In June 2004, my then-employers arranged a competition for predictions of which two teams would contest the final of the European Football Championships. Despite normally having a soft spot for ‘the underdog’, on this occasion I sensed an opportunity. After all, the ‘big teams’ always prevail in these tournaments, don’t they? I roused the curiosity of a few otherwise disinterested colleagues by promising a sure-fire method of securing victory, and thus an equal split of the prize pot.
Over a lunchtime burger we picked out eight teams we felt had the best chance of winning the tournament and proceeded to create enough entries to cover the eventuality of each of those teams facing all the others in the final. Job done, we sat back, watched the tournament unfold and … well, Greece kept winning matches.
Needless to say, nobody had pinpointed Greece as a potential force in European football. There was no need to panic though; as the semi-final line-ups were confirmed, three of the four remaining teams were part of our predictions, and as long as the Czech Republic made the final we were certain of the winnings. There was no way Greece’s run would continue.
Only once during the entire tournament did the Greeks score more than one goal in a game, but still they won their first title in international football while I cursed that ‘the underdog’ had actually succeeded on the one occasion I hoped they wouldn’t. For all the preparation that went into producing an almost foolproof system, I’d been defeated in comprehensive fashion. It was the most bitter of ironies, as well as, some might argue, a fine illustration of the futility of gambling.
Futile because ‘luck’, like ‘time’, is one of those wonderfully existential concepts that are so difficult to pin down and explain. Everybody knows that “gambling is for fools”, but we still do it because we read stories like that of the man who knows nothing about horse racing, but places £2 on a six-race accumulator and wins £1.4 million. Lucky git! Tried it myself once but soon failed when the day’s races stopped featuring Frankie Dettori. Not that a lack of knowledge hindered the other guy…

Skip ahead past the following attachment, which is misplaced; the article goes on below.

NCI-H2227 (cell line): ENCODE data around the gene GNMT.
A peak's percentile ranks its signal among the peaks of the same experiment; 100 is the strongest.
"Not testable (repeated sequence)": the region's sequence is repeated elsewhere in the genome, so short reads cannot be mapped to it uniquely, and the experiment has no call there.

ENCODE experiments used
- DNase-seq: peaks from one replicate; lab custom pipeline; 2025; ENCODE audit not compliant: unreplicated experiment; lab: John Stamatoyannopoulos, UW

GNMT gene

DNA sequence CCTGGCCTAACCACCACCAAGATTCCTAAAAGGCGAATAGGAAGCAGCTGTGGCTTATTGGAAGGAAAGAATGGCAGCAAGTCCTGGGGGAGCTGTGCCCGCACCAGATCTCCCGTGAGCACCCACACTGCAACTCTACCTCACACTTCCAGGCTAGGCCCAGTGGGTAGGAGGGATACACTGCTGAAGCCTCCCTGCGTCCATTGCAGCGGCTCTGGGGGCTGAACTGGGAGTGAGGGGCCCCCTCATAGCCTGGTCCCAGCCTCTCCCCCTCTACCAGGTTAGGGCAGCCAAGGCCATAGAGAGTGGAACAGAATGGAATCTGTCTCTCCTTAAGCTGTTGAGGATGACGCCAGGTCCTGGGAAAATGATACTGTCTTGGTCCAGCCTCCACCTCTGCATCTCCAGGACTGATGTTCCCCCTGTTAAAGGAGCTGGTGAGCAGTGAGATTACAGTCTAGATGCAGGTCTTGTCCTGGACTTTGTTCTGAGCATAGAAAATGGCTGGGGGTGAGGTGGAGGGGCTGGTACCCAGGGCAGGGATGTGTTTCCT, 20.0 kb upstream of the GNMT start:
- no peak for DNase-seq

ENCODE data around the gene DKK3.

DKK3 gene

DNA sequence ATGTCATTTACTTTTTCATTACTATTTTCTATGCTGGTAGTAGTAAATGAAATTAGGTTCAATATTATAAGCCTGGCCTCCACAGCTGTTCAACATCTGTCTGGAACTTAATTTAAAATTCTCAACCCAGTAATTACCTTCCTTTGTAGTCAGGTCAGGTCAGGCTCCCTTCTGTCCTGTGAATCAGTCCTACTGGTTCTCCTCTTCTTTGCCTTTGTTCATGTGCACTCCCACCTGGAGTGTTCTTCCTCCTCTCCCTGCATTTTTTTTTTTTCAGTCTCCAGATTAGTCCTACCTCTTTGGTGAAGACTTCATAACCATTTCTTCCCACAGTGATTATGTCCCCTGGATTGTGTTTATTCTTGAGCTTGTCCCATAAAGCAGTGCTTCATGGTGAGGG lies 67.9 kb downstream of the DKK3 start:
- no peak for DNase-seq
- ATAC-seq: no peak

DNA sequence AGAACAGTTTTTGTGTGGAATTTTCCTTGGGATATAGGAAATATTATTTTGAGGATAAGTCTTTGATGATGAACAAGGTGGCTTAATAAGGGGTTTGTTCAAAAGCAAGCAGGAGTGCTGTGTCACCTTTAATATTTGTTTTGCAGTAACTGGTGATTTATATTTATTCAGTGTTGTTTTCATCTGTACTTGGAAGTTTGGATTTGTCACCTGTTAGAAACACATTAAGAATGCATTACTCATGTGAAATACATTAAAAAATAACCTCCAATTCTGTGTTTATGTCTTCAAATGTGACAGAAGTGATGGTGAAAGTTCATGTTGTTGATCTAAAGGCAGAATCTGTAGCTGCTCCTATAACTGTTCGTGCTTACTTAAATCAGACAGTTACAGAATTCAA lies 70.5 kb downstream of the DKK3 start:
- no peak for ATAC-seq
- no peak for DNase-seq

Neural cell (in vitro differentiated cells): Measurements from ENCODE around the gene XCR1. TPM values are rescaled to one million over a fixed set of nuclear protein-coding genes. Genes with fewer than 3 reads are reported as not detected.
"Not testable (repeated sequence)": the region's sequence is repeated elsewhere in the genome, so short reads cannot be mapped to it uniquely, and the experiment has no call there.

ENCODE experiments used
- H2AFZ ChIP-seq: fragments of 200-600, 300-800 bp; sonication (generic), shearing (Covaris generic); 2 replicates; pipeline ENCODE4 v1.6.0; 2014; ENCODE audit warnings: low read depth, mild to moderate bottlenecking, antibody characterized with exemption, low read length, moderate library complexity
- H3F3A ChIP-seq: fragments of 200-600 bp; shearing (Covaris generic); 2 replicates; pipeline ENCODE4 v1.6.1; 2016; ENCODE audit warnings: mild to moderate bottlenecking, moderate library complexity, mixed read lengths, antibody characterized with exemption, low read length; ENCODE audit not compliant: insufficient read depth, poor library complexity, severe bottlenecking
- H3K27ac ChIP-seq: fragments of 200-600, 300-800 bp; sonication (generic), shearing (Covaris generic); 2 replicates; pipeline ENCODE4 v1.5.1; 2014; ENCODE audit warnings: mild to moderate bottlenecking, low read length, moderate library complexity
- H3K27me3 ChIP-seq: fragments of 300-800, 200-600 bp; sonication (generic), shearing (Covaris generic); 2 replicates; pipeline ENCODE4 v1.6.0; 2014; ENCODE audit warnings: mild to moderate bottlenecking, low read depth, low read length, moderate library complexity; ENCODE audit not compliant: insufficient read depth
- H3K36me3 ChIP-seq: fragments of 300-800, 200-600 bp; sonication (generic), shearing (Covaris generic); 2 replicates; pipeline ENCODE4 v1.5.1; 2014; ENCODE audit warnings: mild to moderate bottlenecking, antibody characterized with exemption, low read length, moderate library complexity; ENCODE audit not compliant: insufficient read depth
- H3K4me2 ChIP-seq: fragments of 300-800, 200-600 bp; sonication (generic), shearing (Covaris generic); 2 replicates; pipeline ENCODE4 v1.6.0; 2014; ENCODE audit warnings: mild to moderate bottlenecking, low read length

It saddens me when the dreams and aspirations of so many people are centred on winning the lottery, but that is the way of the world and I am every bit as guilty. I haven’t purchased a lottery ticket for a long time, but I do buy a scratchcard every now and again. Not many, it should be said, not least because there seems to be an ever-dwindling selection of cards that ‘only’ cost £1 (compared to the majority that cost £2, or even £5).
Generally, I’ve tried to buy them on days when my mood has been bright; when I’ve felt lucky, so to speak. It can’t say much for the quality of my luck (or maybe it does, in fact, say everything about the very premise of luck itself) that on those days I have won precisely nothing. The other day, however, I was feeling grouchy – irritable and more than a little fed-up, so as an ironic experiment I decided to buy a scratchcard. If I win nothing on the days I think I might have a chance, what will happen on a day when I feel like nothing more than a mere toy the Gods play with for their sport?
As it happens… Lo and behold, I won! Sure, the winnings amounted only to reclaiming the £1 spent on the card in the first place, but it was still a win.
“Yep, there’s a pound on that,” said the girl at the National Lottery counter, offering a disproportionately low level of congratulation compared to my euphoric sense of victory. I’d already decided what to do with the winnings, but the girl had clearly seen a lot of similar people in her time working at WH Smith and immediately asked, “Are you buying another?”
“Seems a bit futile if I don’t,” I replied, feeling a hot flush of shame as the claws of gambling sank into my soul that little bit further. Needless to say, the second card held only the sour taste of disappointment (in fact, I might as well have tried actually eating it to see if it possessed a literal sour taste). Perhaps I should have saved the pound for a day when I felt really depressed. Most telling, as the girl processed the winning card through the cash register, an item description flashed up on the checkout display.
‘WINNING CARD DUMMY’ it read. I don’t know why it said that, or what it meant, so I took it as the machine simply telling me something I already knew and made my way back to the office for the afternoon.